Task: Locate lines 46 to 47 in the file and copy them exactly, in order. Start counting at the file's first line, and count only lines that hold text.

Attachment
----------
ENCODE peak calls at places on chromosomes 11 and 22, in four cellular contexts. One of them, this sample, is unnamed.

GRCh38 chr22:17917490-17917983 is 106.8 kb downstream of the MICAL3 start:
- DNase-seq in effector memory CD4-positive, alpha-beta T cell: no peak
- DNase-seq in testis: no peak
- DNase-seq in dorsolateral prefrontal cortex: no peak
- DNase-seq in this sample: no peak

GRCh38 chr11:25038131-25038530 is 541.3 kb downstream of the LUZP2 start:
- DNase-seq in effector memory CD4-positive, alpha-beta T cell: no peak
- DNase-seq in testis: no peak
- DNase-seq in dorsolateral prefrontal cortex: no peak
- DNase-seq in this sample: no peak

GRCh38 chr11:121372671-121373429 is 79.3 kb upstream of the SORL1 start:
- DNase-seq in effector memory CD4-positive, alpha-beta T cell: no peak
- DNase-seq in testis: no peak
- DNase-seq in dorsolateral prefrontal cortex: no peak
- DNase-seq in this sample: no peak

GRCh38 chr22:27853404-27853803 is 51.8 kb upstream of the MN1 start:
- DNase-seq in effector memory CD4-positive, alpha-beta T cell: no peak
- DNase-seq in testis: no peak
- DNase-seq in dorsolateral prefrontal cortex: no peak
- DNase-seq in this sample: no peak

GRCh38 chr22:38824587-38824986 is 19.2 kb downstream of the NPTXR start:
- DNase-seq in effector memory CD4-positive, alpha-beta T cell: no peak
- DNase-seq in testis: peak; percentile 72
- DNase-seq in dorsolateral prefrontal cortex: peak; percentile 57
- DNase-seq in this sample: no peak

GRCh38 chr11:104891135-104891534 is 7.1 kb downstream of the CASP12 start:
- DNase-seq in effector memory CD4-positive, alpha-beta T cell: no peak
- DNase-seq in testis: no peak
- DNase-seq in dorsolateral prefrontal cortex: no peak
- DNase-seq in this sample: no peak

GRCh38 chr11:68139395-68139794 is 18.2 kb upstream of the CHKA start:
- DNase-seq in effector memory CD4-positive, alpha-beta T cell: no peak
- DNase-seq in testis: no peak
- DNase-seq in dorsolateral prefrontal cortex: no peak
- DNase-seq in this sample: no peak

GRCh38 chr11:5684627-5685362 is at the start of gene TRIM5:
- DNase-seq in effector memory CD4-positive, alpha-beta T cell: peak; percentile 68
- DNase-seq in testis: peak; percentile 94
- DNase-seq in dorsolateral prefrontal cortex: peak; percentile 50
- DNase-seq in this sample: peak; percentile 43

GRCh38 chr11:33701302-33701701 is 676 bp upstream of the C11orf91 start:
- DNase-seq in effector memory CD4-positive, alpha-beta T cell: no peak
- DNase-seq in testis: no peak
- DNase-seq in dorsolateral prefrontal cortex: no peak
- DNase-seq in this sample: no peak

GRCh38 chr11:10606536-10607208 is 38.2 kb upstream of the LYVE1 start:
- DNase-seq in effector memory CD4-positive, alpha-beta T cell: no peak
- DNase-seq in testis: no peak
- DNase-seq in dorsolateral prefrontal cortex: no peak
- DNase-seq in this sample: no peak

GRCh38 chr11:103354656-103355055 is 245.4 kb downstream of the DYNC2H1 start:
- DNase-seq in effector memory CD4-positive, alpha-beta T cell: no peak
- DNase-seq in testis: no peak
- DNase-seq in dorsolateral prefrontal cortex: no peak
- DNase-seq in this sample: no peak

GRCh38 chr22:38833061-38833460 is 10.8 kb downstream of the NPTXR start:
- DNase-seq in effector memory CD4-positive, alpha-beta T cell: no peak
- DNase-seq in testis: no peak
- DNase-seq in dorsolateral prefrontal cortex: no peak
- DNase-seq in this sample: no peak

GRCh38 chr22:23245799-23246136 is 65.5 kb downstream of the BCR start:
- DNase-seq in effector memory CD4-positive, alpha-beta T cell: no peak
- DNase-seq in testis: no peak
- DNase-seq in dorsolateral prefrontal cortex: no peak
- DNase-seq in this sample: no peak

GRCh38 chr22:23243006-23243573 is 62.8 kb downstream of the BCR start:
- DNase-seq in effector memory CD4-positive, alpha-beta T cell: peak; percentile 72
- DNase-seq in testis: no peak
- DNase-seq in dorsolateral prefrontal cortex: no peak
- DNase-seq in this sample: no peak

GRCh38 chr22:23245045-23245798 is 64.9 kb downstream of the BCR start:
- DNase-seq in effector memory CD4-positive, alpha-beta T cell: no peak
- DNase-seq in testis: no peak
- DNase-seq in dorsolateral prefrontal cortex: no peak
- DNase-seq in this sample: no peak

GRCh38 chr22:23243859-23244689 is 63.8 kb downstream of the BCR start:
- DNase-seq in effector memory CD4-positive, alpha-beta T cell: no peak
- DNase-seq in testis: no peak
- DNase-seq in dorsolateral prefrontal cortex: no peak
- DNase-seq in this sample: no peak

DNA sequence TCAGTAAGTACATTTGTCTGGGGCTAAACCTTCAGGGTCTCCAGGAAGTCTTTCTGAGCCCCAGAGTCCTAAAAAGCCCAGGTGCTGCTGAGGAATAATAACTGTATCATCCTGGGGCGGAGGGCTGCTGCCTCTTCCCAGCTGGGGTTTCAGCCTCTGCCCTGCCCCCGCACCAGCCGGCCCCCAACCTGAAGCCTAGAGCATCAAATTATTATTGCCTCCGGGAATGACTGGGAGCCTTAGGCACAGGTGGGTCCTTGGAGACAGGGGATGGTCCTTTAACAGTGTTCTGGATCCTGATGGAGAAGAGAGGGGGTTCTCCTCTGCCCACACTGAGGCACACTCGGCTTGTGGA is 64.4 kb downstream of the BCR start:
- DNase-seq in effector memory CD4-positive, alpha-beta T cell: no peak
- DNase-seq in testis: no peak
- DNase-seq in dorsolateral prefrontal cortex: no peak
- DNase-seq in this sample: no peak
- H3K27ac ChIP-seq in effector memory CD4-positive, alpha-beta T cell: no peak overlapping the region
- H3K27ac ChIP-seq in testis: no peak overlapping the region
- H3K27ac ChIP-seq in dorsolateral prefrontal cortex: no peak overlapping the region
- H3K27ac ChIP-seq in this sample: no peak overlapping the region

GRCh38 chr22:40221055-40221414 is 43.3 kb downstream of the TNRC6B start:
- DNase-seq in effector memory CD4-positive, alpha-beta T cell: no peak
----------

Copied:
- DNase-seq in this sample: no peak

GRCh38 chr11:10606536-10607208 is 38.2 kb upstream of the LYVE1 start: